posted on Wed 16 Mar 2016 4:57 PM
Council Debate on Haiti

Tomorrow afternoon (17 March), the Security Council will hold its semi-annual debate on the UN Stabilization Mission in Haiti (MINUSTAH). Special Representative and head of mission Sandra Honoré will brief on the situation in the country and present the Secretary-General’s most recent report (S/2016/225).

The debate is taking place amidst continuing uncertainty about the timeline for the completion of the long delayed elections, following the failure to elect a new president before the end of Michel Martelly’s term on 7 February. The 5 February accord between Martelly and the leaders of the two chambers of the Haitian parliament aimed at safeguarding “constitutional continuity” envisages that the final round of the elections will be held on 24 April and the inauguration of a new president on 14 May. There seem to be growing doubts however, as to the feasibility of organising elections within this time frame.

As stipulated in the accord, Martelly resigned on 7 February as required by the constitution and on 14 February the parliament elected Jocelerme Privert, an opposition senator and former cabinet member under President Jean-Bertrand Aristide, to serve as interim president for a maximum period of 120 days, until the holding of elections. Progress has been slow in implementing the remaining provisions of the agreement, which called for the installation of a new consensus prime minister to replace Evans Paul, the appointment of a new electoral council, and implementation of the recommendations of the 2 January report of the electoral evaluation commission. The commission was established by Martelly in response to persistent allegations of fraud in the first round of the presidential elections held on 25 October 2015.

Privert appointed Fritz Jean, an economist and former head of the Central Bank of Haiti, as prime minister on 25 February, and the members of Jean’s cabinet were announced on 8 March. However, the new government has not started functioning as its programme of work has to be first endorsed by the parliament. At the time of writing, the debate on the proposed programme had just started and it was unclear what the outcome would be. Regarding the new electoral council, all the members have been nominated but the council has yet to be formally established As a result preparations for the final round of the elections have not begun. Meanwhile, there have been calls for the creation of another electoral evaluation commission to conduct further investigations of the allegations of fraud in both the 9 August and 25 October elections, a move that could lead to further delays. It also remains unclear whether Jude Célestin, the opposition candidate who finished second in the first round of the presidential elections and then boycotted the run-off originally scheduled for 24 January, would agree to participate in a rescheduled second round, or would demand further investigations or put forward other conditions.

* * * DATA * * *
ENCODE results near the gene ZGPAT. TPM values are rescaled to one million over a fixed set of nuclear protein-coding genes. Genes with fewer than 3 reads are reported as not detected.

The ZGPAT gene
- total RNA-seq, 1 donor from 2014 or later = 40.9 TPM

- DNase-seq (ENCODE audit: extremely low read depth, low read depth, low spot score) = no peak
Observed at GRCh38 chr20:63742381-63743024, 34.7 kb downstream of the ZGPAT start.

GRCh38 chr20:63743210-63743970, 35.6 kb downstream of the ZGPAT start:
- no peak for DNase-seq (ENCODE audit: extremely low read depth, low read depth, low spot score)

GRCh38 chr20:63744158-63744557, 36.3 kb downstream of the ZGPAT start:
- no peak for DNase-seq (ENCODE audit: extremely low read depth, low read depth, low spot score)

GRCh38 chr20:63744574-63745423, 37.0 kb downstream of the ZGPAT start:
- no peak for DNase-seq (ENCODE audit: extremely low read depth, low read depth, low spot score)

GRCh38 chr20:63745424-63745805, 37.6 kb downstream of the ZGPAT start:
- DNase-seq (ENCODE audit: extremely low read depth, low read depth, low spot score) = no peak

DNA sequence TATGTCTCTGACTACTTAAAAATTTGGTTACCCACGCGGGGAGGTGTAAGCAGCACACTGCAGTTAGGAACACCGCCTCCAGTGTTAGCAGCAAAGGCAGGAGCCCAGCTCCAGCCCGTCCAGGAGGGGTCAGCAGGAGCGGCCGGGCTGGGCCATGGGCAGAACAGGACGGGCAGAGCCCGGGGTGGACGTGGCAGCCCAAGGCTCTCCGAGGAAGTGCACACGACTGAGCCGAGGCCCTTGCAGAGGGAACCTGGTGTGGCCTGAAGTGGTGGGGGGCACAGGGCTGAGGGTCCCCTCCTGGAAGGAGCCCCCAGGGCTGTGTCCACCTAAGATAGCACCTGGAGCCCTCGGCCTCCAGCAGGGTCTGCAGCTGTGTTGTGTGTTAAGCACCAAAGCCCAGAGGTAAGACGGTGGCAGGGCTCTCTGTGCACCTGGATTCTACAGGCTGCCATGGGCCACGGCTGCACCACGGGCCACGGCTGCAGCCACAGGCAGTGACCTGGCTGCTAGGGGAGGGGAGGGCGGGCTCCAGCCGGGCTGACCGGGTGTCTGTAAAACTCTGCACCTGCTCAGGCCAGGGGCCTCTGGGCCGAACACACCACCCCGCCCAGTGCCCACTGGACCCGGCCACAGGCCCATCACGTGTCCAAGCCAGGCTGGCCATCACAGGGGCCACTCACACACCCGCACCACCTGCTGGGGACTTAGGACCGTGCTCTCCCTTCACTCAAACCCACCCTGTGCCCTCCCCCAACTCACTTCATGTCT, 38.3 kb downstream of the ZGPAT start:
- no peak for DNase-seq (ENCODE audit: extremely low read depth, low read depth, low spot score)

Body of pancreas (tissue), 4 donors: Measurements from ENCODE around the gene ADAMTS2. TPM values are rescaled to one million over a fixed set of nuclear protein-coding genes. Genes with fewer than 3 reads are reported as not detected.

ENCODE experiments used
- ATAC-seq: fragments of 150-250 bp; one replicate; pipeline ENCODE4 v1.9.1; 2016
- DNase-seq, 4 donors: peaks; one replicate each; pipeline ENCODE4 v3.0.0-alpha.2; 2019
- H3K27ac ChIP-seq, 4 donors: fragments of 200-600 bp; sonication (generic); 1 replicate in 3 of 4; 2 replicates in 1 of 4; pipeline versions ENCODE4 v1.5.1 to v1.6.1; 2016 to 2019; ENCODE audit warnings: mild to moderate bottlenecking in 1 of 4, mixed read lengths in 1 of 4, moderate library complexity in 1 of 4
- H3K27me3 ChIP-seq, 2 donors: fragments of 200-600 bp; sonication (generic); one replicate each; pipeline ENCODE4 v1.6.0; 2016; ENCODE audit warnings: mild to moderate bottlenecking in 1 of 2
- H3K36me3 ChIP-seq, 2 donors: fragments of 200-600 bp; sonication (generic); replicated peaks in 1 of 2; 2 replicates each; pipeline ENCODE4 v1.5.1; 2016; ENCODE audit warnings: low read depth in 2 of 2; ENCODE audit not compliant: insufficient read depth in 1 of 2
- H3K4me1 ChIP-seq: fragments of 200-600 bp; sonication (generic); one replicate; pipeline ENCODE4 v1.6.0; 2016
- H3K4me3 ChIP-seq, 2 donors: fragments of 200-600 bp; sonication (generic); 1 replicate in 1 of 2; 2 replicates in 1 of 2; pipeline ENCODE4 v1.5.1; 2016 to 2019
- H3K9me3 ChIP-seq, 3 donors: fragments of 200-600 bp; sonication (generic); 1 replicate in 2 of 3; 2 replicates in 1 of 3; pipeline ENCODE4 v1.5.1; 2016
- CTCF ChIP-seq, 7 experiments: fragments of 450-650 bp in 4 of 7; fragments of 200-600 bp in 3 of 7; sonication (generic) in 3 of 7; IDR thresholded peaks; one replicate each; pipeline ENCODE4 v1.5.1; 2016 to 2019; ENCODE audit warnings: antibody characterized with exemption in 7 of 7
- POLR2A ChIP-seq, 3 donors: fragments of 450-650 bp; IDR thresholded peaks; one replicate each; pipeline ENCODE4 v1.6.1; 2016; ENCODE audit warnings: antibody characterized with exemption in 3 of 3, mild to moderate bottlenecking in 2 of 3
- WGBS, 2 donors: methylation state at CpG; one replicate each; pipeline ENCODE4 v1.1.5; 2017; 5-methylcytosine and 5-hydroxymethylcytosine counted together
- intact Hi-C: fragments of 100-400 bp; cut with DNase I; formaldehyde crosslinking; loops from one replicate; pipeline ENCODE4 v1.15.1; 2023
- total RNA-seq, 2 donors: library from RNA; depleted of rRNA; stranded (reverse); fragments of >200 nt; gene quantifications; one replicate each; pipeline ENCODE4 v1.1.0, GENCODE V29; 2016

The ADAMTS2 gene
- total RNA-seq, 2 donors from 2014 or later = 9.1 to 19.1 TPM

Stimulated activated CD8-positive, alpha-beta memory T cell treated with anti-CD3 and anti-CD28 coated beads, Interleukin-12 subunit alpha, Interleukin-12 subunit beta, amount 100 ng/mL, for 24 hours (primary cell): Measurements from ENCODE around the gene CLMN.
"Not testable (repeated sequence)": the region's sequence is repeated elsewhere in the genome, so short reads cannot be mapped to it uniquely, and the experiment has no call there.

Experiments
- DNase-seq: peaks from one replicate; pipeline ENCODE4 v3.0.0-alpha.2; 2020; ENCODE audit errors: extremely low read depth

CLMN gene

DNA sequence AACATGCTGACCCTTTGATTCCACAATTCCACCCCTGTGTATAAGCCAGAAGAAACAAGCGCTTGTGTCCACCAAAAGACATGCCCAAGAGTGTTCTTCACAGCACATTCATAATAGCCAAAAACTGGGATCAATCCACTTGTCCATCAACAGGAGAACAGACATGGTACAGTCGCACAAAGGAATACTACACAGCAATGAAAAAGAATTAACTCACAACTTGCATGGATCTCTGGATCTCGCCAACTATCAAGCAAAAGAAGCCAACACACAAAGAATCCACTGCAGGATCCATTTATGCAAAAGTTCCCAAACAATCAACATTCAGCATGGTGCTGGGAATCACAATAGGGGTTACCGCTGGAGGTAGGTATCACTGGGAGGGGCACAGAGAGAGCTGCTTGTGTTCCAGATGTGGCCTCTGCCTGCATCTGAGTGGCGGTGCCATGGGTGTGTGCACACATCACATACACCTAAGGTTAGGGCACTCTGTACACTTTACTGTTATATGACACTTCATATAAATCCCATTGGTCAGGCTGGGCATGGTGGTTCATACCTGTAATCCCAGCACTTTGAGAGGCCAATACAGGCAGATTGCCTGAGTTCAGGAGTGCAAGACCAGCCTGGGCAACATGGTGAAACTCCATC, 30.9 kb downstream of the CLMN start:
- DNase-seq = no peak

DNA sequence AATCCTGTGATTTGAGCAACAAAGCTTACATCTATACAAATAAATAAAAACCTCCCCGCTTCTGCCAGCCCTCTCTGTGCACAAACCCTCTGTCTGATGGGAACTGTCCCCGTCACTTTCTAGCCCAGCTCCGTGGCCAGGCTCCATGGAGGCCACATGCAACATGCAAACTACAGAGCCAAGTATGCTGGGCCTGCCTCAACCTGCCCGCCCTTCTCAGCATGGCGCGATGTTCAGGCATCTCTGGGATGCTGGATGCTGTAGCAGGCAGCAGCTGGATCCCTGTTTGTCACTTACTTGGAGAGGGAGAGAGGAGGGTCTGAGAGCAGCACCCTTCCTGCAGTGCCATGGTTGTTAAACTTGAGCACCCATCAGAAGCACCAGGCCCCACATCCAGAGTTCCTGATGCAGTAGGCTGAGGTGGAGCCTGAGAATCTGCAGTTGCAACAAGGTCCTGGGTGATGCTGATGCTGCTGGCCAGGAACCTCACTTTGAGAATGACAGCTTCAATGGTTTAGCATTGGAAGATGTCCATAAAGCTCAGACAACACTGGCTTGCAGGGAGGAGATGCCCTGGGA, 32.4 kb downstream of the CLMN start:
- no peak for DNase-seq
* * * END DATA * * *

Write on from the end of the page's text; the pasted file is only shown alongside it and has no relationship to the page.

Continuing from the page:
In a sign of growing impatience among members of the international community, Honoré and the international core group based in Port-au-Prince — comprising Brazil, Canada, France, Spain, the US, the EU and the Organization of American States (OAS) – met with Privert on 9 March to discuss implementation of the 5 February accord and stressed the importance of completing the electoral process within the agreed time frame.

In light of these developments, the electoral process is expected to be a key focus of the Council debate tomorrow. In a 29 January press statement following a briefing under “any other business” on 28 January by Assistant Secretary-General for Peacekeeping Operations El Ghassim Wane (SC/12229), Council members expressed their “strong concern regarding the developments leading to the indefinite postponement of the final round of elections in Haiti”, and urged relevant actors to reach an agreement by 7 February on a road map for the conclusion of the electoral cycle in a free, fair, inclusive and transparent contest. Council members are likely to see the debate tomorrow as an opportunity to once again voice their strong concern about the situation and call on Haitian leaders to put aside their differences to advance the electoral process. They will be interested in Honoré’s analysis of the current state of play, in particular with regard to the feasibility of holding elections on 24 April, and may be looking for further details about what the UN is doing to support the process.